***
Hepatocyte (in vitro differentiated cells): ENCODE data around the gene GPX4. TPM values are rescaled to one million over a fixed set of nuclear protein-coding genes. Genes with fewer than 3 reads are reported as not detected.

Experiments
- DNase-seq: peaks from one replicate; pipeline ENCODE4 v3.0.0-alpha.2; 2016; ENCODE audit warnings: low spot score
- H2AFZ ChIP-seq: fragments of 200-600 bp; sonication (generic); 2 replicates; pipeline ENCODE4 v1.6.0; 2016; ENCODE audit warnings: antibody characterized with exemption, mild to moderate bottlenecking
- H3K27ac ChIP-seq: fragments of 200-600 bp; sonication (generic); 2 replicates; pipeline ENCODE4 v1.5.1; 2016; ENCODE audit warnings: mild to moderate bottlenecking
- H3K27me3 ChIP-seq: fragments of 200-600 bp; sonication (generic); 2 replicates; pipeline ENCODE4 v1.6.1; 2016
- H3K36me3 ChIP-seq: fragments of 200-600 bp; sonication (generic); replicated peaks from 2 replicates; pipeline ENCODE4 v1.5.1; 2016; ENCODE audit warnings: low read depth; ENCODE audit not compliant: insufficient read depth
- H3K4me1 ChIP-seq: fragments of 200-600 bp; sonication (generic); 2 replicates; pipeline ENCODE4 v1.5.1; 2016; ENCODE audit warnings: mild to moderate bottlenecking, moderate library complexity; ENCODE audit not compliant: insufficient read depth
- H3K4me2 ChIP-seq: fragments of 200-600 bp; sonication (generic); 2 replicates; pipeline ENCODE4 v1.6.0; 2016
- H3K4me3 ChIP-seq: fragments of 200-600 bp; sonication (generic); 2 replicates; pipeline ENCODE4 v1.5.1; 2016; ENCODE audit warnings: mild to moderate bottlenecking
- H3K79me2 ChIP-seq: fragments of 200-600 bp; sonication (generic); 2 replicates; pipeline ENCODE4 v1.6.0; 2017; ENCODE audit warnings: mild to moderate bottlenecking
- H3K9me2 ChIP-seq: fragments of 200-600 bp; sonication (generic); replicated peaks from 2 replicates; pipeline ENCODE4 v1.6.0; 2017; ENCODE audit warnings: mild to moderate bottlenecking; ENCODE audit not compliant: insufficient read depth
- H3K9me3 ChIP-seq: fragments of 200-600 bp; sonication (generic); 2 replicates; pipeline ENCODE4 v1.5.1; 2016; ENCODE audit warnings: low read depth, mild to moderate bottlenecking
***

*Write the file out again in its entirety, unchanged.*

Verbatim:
Hepatocyte (in vitro differentiated cells): ENCODE data around the gene GPX4. TPM values are rescaled to one million over a fixed set of nuclear protein-coding genes. Genes with fewer than 3 reads are reported as not detected.

Experiments
- DNase-seq: peaks from one replicate; pipeline ENCODE4 v3.0.0-alpha.2; 2016; ENCODE audit warnings: low spot score
- H2AFZ ChIP-seq: fragments of 200-600 bp; sonication (generic); 2 replicates; pipeline ENCODE4 v1.6.0; 2016; ENCODE audit warnings: antibody characterized with exemption, mild to moderate bottlenecking
- H3K27ac ChIP-seq: fragments of 200-600 bp; sonication (generic); 2 replicates; pipeline ENCODE4 v1.5.1; 2016; ENCODE audit warnings: mild to moderate bottlenecking
- H3K27me3 ChIP-seq: fragments of 200-600 bp; sonication (generic); 2 replicates; pipeline ENCODE4 v1.6.1; 2016
- H3K36me3 ChIP-seq: fragments of 200-600 bp; sonication (generic); replicated peaks from 2 replicates; pipeline ENCODE4 v1.5.1; 2016; ENCODE audit warnings: low read depth; ENCODE audit not compliant: insufficient read depth
- H3K4me1 ChIP-seq: fragments of 200-600 bp; sonication (generic); 2 replicates; pipeline ENCODE4 v1.5.1; 2016; ENCODE audit warnings: mild to moderate bottlenecking, moderate library complexity; ENCODE audit not compliant: insufficient read depth
- H3K4me2 ChIP-seq: fragments of 200-600 bp; sonication (generic); 2 replicates; pipeline ENCODE4 v1.6.0; 2016
- H3K4me3 ChIP-seq: fragments of 200-600 bp; sonication (generic); 2 replicates; pipeline ENCODE4 v1.5.1; 2016; ENCODE audit warnings: mild to moderate bottlenecking
- H3K79me2 ChIP-seq: fragments of 200-600 bp; sonication (generic); 2 replicates; pipeline ENCODE4 v1.6.0; 2017; ENCODE audit warnings: mild to moderate bottlenecking
- H3K9me2 ChIP-seq: fragments of 200-600 bp; sonication (generic); replicated peaks from 2 replicates; pipeline ENCODE4 v1.6.0; 2017; ENCODE audit warnings: mild to moderate bottlenecking; ENCODE audit not compliant: insufficient read depth
- H3K9me3 ChIP-seq: fragments of 200-600 bp; sonication (generic); 2 replicates; pipeline ENCODE4 v1.5.1; 2016; ENCODE audit warnings: low read depth, mild to moderate bottlenecking